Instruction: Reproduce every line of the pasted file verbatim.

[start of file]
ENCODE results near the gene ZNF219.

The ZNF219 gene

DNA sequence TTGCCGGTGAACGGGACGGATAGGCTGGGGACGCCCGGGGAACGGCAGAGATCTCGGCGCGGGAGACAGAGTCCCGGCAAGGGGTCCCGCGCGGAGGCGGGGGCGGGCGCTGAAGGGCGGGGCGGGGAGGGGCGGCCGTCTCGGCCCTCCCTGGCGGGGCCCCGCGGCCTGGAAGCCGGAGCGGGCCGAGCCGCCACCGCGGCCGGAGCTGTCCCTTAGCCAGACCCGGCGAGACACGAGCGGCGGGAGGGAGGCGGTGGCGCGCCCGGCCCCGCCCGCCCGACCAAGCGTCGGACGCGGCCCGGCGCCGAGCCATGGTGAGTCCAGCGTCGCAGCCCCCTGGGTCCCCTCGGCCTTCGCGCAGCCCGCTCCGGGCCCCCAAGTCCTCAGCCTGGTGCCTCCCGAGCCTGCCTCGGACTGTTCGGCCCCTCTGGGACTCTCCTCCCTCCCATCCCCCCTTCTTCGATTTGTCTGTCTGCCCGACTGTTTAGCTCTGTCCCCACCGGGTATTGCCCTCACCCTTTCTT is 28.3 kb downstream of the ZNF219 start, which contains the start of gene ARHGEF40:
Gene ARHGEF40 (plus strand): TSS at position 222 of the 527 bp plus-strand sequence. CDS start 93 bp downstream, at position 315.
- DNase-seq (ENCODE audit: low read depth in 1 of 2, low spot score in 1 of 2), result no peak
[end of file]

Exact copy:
ENCODE results near the gene ZNF219.

The ZNF219 gene

DNA sequence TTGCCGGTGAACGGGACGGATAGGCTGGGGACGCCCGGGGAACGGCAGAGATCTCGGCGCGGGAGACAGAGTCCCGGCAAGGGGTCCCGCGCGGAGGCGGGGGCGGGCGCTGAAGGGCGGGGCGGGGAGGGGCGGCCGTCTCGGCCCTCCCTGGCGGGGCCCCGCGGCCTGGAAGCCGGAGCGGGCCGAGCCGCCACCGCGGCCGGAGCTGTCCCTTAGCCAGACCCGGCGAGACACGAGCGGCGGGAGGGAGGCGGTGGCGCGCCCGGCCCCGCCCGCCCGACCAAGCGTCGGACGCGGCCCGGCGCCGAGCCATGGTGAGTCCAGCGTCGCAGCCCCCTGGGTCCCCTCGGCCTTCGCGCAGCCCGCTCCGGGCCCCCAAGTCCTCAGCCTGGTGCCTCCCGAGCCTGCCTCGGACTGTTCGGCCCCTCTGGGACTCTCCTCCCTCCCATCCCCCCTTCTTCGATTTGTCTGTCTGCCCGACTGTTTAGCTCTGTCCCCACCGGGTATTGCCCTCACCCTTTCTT is 28.3 kb downstream of the ZNF219 start, which contains the start of gene ARHGEF40:
Gene ARHGEF40 (plus strand): TSS at position 222 of the 527 bp plus-strand sequence. CDS start 93 bp downstream, at position 315.
- DNase-seq (ENCODE audit: low read depth in 1 of 2, low spot score in 1 of 2), result no peak